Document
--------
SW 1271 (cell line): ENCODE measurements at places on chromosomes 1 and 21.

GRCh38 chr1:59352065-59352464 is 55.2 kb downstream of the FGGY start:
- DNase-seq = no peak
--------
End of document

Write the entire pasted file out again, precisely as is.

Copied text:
SW 1271 (cell line): ENCODE measurements at places on chromosomes 1 and 21.

GRCh38 chr1:59352065-59352464 is 55.2 kb downstream of the FGGY start:
- DNase-seq = no peak